3 important questions about education data collection

Education is essential to the prosperity of any society. It helps inform our youth and provides them with the knowledge and skills they need to face the world as adults. But the educational journey is a long one, and there are many challenges students must deal with along the way — such as struggling to learn the curriculum, missing school, and so on.

Education data can help identify these pitfalls before they become significant roadblocks to success — both for the students and the institutions that educate them. Below, we answer several important questions about education data collection to better understand its impact on relevant education stakeholders.

Education data collection: 3 key questions

1. What types of data do educational organizations collect?

Educational institutions collect many different types of data through various methods:

  • Enrollment numbers
  • Grades from quizzes, tests, and other assessment tools
  • Course completion rates
  • Graduation rates
  • Attendance rates
  • Demographics (like age, race, gender, economic status, and special education needs)
  • Engagement levels
  • Teacher observations

2. Why is education data collection important?

“It’s impossible to help students without understanding exactly where they are academically,” says Matt Kirchner, CEO of academic tutoring and test preparation company Revolution Prep.

Every educational institution should make it a priority to ensure students reach their potential and achieve their goals. Acquiring and analyzing education data is essential to making this happen. This is where assessment tools like tests come in handy.

Kirchner notes that data also enables educators to identify trends and patterns that drive their strategies. For example, if you find that students’ grades steadily decline in the winter months, you can consider providing extra help to children during that time of the year.

“Without concrete data,” he says, “we’d be making these decisions based on assumptions, which wouldn’t necessarily lead to the best outcome for students.”

Data is important for students and educators, but it’s also beneficial for parents. Kirchner says parents are often concerned about whether their children are keeping pace in class. While data alone won’t completely erase those concerns, it can certainly help inform parents and serve as a warning sign that their children may need a bit of extra help.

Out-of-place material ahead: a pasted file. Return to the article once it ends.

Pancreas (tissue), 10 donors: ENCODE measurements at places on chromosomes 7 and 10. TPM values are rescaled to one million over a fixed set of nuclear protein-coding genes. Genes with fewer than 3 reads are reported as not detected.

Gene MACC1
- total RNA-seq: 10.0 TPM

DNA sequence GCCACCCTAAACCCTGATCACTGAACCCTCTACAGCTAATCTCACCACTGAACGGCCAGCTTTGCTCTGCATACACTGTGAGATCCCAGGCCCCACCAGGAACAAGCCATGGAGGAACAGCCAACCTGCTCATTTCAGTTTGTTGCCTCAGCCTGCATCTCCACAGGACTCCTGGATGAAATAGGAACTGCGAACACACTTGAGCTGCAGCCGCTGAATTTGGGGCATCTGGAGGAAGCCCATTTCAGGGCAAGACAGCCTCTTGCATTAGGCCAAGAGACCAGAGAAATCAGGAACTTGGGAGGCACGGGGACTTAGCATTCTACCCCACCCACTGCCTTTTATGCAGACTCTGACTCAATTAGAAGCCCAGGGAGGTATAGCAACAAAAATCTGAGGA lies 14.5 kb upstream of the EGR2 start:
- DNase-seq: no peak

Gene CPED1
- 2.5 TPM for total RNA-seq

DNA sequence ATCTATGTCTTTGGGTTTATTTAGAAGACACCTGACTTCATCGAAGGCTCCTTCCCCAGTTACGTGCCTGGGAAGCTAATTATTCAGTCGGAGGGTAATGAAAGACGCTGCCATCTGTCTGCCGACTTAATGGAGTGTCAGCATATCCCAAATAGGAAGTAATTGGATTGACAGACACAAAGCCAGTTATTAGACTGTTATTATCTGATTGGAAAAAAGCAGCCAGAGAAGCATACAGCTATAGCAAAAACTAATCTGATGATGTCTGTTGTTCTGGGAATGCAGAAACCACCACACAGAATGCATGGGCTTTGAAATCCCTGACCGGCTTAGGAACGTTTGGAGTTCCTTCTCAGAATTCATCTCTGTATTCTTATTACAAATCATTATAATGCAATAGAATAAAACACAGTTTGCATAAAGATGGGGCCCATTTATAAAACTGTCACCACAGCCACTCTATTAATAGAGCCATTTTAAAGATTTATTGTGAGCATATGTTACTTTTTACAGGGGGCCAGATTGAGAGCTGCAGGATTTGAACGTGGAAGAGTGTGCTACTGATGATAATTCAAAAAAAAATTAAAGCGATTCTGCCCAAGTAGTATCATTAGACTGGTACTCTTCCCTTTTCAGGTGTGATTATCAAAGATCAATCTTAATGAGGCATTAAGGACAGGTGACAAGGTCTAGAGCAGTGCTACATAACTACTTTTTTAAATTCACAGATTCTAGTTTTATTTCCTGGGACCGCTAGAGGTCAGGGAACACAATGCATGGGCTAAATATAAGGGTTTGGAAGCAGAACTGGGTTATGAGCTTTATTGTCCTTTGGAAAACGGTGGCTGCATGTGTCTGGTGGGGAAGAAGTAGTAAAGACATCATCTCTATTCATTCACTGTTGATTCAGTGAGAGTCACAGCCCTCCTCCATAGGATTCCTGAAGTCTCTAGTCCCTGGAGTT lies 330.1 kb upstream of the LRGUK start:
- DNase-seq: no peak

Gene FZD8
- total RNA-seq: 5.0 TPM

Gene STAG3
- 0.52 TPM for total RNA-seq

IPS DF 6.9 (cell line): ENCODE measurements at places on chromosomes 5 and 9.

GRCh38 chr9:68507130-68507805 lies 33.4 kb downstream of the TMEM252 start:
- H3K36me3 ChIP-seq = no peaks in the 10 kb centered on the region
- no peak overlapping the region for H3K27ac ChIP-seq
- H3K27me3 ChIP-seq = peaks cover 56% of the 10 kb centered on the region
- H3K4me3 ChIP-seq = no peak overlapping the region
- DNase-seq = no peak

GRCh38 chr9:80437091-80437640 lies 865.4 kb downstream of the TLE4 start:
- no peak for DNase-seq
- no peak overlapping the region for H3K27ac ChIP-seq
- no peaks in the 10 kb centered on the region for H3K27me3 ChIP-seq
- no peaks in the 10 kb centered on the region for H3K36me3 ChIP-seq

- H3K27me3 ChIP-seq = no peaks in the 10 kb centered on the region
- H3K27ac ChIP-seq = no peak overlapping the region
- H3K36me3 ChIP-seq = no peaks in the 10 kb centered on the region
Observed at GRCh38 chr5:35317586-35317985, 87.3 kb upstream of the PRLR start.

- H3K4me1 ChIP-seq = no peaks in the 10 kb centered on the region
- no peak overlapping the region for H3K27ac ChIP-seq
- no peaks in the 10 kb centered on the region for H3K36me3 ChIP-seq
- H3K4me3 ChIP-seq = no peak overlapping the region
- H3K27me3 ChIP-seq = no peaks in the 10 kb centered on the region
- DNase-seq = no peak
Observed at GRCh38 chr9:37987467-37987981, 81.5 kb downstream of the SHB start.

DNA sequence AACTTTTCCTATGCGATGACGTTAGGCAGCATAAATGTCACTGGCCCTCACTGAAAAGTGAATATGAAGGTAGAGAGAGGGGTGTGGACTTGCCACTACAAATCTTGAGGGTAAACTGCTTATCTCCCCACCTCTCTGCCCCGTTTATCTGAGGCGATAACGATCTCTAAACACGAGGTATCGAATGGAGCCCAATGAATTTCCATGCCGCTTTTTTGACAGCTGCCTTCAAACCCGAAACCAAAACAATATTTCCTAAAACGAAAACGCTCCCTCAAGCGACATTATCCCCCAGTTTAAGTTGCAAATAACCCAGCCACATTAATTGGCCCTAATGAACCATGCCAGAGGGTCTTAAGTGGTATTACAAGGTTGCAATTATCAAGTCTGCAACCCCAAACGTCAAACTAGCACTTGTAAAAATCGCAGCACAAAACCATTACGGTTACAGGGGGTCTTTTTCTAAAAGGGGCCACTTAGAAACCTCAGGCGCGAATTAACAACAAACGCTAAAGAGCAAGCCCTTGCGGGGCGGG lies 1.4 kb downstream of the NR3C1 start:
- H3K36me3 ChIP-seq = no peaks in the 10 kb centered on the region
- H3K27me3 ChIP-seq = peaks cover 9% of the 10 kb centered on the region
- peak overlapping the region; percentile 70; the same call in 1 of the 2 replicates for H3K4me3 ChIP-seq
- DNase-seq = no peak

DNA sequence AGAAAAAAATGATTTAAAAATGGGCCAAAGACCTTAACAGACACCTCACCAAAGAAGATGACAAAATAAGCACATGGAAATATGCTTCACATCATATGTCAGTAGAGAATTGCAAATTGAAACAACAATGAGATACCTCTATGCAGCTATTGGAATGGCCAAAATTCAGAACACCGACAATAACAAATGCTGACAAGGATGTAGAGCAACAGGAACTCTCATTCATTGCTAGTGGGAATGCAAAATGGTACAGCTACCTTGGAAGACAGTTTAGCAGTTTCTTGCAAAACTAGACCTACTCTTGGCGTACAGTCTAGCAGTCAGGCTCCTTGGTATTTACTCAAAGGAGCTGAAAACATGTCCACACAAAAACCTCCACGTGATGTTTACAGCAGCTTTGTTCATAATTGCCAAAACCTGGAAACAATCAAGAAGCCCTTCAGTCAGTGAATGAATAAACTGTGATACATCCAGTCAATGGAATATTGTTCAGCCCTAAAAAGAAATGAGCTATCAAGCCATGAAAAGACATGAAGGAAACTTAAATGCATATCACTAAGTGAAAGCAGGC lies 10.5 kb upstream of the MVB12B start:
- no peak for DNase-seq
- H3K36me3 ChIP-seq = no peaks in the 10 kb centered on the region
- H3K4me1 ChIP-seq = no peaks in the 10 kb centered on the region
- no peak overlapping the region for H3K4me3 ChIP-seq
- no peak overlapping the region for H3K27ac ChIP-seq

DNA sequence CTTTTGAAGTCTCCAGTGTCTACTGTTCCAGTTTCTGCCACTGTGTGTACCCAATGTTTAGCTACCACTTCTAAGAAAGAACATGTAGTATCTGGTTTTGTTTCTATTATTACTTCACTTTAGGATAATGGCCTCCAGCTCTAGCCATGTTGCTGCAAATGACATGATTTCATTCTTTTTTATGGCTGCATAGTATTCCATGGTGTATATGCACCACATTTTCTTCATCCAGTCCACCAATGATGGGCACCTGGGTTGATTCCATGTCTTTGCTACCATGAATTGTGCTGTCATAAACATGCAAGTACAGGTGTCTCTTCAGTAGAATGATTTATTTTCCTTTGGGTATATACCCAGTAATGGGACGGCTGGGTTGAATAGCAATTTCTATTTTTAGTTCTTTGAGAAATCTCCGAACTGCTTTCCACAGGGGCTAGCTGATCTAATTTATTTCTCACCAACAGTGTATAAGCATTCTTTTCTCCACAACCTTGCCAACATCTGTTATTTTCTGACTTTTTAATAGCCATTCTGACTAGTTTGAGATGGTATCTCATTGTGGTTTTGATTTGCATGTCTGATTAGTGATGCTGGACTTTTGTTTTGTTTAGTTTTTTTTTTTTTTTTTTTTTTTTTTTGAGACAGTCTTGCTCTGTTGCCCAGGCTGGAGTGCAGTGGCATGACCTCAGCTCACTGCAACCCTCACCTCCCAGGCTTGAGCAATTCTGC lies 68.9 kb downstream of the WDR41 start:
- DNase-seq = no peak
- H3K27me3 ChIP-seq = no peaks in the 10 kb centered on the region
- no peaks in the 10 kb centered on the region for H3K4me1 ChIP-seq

“Parents might then choose to invest in, say, private tutoring,” Kirchner says.

Kirchner’s sentiments about the importance of education data collection align closely with those of Arash Fayz, the executive director of LA Tutors 123, a test preparation and private tutoring company based in Los Angeles. He notes that educational organizations can collect and analyze data not only to identify individual student needs, but also to identify underserved demographic groups.

“Results from these analyses can be applied in the pursuit of more accessible education for a specific group — or even toward undoing past imbalances in educational opportunity,” Fayz says.

Again, Fayz echoes Kirchner in noting how beneficial education data collection can be for multiple stakeholders — not just students. “The practice of collecting data across the education spectrum can help identify and address student issues and, subsequently, reduce frustration for both students and parents. It can also reduce stress on faculty and inform administrators on the best resources to make available to other education stakeholders,” he explains.

3. What solutions are available to help with education data collection?

Whether it’s helping with test distribution and collection or keeping up with attendance, plenty of relevant solutions are available to educational institutions.

JotForm, an easy-to-use form builder and data-collection solution, focuses heavily on education. JotForm provides teachers and administrators across the educational spectrum — from grade schools to universities — with an easy solution for collecting information on students and their education.

Educators use JotForm to collect and analyze data for a variety of purposes. For example, they create

  • Online quizzes
  • Extracurricular signup forms
  • Field trip permission forms
  • Class registration forms
  • Course evaluation forms

But the assistance you get from JotForm doesn’t end with data collection. You can also use it to analyze, visualize, and present data, whether your audience is parents, teachers, or other administrators. If you’re ready to start your education data collection journey, check out JotForm today.

This article is originally published on Jan 28, 2021, and updated on Feb 15, 2021.
AUTHOR
Teacher, sister, mother and ass-kicker. Experienced teacher with a digital twist. Outside the classroom? She lives on the dojo. You can reach Kimberley through her contact form.

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